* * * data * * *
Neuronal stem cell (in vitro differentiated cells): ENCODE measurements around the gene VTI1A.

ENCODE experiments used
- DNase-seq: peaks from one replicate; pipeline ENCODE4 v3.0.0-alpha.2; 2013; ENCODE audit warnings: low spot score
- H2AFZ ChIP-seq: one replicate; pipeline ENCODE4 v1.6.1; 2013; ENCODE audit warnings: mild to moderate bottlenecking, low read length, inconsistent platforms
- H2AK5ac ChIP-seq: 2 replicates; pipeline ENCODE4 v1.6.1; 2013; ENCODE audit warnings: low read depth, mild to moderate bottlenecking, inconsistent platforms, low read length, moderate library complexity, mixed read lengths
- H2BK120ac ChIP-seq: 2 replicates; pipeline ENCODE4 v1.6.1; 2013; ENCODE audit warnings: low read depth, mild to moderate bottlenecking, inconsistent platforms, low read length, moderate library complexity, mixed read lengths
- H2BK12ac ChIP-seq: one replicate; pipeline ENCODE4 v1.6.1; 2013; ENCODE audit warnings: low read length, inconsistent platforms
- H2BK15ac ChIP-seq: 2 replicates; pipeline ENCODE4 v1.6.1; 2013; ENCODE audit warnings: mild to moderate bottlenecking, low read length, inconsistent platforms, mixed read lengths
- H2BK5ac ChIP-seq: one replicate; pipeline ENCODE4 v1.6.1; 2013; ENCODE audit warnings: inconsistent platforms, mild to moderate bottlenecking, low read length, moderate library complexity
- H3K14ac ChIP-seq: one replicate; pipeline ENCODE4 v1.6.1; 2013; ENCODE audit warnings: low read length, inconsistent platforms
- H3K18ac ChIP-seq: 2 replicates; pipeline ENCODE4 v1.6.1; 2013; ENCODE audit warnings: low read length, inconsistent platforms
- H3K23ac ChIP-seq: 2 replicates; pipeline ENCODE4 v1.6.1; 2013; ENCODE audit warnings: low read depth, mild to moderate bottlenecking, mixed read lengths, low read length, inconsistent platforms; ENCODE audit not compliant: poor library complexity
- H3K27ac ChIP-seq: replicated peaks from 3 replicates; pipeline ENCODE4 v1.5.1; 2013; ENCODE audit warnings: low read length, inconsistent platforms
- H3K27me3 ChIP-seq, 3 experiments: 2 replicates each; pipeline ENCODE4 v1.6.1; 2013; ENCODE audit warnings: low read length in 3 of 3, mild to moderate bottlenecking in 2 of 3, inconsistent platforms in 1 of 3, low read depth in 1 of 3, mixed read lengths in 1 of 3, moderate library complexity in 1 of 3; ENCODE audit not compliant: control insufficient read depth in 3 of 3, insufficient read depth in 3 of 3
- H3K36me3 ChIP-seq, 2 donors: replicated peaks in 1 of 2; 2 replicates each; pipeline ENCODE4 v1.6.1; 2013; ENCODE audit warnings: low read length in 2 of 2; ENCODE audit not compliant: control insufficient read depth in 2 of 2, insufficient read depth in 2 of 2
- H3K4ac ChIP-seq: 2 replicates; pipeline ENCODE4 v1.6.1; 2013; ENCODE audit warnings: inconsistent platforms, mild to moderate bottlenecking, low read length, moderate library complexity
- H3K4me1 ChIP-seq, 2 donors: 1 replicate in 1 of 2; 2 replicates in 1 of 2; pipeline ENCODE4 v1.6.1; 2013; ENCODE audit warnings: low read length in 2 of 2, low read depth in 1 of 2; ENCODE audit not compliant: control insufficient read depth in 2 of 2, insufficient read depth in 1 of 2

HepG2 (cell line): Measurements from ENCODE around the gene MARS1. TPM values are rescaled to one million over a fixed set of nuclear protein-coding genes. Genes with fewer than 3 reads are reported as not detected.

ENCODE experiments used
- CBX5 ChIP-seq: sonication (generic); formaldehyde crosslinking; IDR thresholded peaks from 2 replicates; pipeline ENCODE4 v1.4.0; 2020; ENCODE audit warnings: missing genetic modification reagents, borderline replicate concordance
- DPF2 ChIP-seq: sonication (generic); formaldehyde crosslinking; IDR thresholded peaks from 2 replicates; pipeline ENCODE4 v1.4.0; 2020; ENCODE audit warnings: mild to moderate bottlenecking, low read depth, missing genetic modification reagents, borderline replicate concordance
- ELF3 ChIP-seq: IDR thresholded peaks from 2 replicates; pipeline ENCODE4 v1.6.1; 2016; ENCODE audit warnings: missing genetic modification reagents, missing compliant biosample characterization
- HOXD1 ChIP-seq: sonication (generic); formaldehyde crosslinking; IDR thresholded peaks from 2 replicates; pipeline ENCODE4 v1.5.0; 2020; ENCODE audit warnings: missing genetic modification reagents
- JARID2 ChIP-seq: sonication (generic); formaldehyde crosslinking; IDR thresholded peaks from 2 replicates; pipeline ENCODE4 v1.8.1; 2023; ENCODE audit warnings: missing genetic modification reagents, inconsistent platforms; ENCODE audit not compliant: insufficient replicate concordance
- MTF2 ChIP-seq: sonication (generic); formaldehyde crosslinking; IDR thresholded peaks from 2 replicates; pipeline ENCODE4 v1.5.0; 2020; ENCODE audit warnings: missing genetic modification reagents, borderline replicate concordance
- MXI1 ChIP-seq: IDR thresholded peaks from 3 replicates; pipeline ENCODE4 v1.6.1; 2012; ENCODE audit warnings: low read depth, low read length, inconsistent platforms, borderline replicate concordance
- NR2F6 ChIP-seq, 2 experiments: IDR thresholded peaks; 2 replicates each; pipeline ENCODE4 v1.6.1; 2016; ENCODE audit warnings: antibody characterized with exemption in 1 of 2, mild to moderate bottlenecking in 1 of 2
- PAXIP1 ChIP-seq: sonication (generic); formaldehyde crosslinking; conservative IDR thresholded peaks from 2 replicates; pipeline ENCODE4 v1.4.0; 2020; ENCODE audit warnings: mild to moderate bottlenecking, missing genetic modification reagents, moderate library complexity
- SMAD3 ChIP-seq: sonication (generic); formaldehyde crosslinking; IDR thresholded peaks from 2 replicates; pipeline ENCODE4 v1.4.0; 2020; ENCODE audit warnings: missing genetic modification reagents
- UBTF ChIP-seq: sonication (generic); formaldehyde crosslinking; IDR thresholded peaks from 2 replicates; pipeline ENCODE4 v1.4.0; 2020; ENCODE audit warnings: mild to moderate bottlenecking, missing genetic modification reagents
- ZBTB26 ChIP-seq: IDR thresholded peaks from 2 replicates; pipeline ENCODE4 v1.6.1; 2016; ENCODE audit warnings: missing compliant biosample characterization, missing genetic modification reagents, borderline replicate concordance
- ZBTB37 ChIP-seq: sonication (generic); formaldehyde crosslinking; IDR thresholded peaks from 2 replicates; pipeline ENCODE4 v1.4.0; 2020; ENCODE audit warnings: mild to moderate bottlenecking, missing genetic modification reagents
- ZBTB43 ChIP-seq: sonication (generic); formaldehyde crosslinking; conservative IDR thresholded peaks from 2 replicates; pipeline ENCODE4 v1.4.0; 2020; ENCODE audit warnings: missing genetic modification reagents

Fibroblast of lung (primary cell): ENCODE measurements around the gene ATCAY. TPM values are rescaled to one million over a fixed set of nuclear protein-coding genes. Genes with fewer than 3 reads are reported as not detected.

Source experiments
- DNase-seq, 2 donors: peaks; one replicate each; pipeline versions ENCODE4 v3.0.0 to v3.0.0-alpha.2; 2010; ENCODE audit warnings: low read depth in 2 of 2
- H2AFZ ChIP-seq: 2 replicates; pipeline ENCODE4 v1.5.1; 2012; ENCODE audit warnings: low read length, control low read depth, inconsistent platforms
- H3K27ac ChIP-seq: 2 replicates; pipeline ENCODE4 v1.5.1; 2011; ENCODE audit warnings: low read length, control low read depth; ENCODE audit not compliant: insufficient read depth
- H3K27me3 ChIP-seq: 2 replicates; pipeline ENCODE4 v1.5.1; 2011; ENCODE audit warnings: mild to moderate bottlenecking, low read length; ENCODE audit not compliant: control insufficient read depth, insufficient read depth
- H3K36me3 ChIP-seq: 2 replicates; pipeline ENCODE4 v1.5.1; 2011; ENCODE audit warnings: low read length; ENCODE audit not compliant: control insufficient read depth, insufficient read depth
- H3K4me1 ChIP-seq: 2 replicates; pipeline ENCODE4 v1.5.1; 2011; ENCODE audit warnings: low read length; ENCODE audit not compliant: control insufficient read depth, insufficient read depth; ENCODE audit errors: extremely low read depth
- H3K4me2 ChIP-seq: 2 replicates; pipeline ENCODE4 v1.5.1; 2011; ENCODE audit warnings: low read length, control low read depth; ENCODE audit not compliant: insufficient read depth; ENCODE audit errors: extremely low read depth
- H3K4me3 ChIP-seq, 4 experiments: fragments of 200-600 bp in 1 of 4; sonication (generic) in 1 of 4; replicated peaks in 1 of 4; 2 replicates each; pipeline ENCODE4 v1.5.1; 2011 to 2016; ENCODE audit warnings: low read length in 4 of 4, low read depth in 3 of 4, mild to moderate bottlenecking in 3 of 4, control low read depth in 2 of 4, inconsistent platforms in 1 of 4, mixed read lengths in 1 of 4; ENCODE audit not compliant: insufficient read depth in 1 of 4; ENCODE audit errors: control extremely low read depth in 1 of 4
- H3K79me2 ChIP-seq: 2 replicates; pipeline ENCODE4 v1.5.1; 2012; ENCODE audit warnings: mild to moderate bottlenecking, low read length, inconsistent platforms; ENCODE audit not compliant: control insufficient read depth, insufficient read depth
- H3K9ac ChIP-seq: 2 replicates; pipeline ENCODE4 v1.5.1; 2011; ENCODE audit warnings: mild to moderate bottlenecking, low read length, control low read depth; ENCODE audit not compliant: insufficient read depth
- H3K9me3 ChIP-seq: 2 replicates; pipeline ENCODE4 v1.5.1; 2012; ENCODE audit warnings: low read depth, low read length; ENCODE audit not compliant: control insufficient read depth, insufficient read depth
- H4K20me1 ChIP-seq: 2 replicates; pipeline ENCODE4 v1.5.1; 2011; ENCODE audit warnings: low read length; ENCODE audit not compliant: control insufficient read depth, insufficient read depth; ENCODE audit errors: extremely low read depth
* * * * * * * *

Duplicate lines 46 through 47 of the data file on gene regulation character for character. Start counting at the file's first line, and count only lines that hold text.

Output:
- H3K9me3 ChIP-seq: 2 replicates; pipeline ENCODE4 v1.5.1; 2012; ENCODE audit warnings: low read depth, low read length; ENCODE audit not compliant: control insufficient read depth, insufficient read depth
- H4K20me1 ChIP-seq: 2 replicates; pipeline ENCODE4 v1.5.1; 2011; ENCODE audit warnings: low read length; ENCODE audit not compliant: control insufficient read depth, insufficient read depth; ENCODE audit errors: extremely low read depth